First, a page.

Apple will announce a new iPhone in June, as they have every year since 2008. It’ll go on sale later that month, or in early July, as it has every year. That’s six months from now. And it’ll be better than the iPhone 4 in some tangible way. Maybe not on the order of the leap from the 3GS to the iPhone 4, but it’ll have something new to offer. And everybody will want it, because that’s how things seem to work with Apple: There’s just enough new to make whatever Apple product you’ve currently got in your hand feel deficient in some way.
But the people who just bought on an iPhone 4 with Verizon will be locked into new 2-year contracts. Their new phones, though maybe better at holding calls better than their AT&T counterparts, will still be old news just a few months after birth. Maybe AT&T will even get mobile hotspots like Verizon, eventually. And what if the iPhone does the same thing to Verizon it did to AT&T? Let everybody else be an early adopter.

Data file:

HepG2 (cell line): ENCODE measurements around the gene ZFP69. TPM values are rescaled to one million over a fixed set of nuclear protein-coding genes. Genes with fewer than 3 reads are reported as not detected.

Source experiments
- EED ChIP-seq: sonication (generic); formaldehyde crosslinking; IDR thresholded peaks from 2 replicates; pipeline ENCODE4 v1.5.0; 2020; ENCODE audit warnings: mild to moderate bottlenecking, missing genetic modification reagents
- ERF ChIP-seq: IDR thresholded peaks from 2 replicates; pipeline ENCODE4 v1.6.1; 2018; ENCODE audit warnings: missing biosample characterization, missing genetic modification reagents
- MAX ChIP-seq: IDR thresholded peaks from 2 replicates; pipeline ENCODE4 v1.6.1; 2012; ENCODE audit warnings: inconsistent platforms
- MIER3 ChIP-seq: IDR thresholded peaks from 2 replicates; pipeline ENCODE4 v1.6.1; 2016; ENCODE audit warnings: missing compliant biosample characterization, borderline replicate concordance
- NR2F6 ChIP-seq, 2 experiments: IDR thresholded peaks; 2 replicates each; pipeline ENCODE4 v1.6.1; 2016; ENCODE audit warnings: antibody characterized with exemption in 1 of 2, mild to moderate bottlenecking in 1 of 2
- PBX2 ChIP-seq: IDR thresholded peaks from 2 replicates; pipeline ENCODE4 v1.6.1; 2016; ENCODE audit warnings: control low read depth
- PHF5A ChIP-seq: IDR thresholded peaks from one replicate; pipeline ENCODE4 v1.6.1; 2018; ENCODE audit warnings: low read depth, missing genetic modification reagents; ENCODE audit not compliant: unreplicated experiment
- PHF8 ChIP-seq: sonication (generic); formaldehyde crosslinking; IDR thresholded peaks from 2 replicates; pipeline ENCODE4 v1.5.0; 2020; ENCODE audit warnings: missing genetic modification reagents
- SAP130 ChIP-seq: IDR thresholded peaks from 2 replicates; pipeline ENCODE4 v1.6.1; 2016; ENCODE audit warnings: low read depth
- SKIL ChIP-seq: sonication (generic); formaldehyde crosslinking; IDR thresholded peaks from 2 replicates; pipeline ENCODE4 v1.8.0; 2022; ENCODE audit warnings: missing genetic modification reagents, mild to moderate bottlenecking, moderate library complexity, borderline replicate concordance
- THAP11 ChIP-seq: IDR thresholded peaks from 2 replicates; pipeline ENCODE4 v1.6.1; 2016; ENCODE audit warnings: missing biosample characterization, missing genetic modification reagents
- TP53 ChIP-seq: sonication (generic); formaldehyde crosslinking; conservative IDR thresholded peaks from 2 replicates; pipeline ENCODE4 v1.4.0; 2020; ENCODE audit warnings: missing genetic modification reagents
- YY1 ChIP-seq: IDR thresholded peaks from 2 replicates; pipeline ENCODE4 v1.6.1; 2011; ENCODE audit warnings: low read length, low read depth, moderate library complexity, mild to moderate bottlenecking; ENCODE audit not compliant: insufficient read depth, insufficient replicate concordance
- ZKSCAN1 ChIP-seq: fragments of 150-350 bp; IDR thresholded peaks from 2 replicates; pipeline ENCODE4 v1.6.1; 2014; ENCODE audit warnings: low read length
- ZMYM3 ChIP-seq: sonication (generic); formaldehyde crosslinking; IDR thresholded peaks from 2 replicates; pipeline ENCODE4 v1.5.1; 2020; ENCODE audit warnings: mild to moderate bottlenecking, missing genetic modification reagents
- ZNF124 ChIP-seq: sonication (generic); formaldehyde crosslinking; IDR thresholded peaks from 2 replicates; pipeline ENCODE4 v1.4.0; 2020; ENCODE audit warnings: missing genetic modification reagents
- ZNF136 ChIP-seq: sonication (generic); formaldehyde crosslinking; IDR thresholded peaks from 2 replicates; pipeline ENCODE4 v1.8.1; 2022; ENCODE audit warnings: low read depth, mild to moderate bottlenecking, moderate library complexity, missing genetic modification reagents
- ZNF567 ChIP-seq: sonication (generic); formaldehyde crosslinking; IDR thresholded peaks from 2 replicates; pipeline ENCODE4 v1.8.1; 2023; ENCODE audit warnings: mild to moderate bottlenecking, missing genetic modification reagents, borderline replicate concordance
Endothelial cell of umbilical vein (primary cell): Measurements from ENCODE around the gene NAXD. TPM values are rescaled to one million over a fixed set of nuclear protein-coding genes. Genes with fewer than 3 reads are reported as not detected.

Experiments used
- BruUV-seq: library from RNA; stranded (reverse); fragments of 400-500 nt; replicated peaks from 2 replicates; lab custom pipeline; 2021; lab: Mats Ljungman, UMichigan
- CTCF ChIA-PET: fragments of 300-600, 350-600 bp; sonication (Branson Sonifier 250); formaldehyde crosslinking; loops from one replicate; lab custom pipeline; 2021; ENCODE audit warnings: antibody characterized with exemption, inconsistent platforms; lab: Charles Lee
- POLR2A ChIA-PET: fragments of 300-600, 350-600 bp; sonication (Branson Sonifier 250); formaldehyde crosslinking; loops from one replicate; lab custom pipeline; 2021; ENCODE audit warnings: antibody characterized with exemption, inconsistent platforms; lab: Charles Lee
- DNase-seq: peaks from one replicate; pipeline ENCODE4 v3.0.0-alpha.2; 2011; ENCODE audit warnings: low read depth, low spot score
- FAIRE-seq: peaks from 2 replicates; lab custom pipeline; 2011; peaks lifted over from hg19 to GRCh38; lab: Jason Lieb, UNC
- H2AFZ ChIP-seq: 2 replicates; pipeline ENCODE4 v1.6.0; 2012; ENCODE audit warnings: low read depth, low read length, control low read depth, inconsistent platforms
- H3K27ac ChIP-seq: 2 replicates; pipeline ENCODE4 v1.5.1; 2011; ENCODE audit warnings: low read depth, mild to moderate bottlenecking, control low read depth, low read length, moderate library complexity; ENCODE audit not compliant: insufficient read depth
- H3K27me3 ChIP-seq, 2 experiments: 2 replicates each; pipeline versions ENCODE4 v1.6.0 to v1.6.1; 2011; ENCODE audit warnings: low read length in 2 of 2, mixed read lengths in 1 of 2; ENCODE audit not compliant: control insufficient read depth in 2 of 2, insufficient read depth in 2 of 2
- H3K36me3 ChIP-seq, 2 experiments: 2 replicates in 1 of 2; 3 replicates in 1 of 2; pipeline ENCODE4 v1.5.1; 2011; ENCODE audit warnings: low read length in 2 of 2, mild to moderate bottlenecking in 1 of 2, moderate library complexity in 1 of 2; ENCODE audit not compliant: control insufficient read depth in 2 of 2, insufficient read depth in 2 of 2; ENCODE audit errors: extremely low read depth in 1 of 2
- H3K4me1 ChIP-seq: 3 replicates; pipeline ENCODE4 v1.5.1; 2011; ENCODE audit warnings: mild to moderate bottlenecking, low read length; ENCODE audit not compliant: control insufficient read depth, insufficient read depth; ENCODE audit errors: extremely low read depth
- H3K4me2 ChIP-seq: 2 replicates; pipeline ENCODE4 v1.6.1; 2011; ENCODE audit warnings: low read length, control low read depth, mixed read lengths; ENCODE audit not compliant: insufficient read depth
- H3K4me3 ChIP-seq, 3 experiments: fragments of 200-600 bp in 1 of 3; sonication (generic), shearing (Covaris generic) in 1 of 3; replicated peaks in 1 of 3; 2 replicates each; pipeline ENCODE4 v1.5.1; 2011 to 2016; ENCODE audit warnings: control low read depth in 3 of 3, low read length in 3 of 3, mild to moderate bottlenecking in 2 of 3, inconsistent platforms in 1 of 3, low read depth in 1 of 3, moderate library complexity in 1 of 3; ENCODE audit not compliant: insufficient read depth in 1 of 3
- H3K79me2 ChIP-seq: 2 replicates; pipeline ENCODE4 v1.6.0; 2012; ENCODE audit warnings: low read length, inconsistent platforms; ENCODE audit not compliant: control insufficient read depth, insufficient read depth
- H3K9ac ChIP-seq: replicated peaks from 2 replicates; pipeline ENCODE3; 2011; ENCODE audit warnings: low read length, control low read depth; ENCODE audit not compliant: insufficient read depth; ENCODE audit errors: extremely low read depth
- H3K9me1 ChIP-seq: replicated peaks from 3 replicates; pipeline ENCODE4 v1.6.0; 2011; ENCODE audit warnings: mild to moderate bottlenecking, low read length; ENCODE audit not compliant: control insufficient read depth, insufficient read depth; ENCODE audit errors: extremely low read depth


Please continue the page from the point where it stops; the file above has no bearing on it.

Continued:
It’s possible that Verizon will come up with some crazy deal to make its warmed-over iPhone 4 undeniably tempting—unlimited data would be a start, since the phones cost the same as on AT&T. But the only deal you should consider is one that’ll let you upgrade to the next iPhone almost immediately, like a one-year contract. I wouldn’t count on anything too wild, though, because Verizon is the most conservative carrier of the four—it’s got the best combined network and hardware position now, and it knows it. Remember? It’s Verizon who passed up the iPhone in the first place, not the other way around.
It’s virtually guaranteed that the next iPhone will come to AT&T and Verizon at the same time (there might be some gap, but it will likely be small—after all, Apple doesn’t want to hose their 100 million potential new customers). So if you’re on Verizon, itching to the pull the trigger, do yourself a favor. Just wait. You’ve held on for years. What’s a few more months?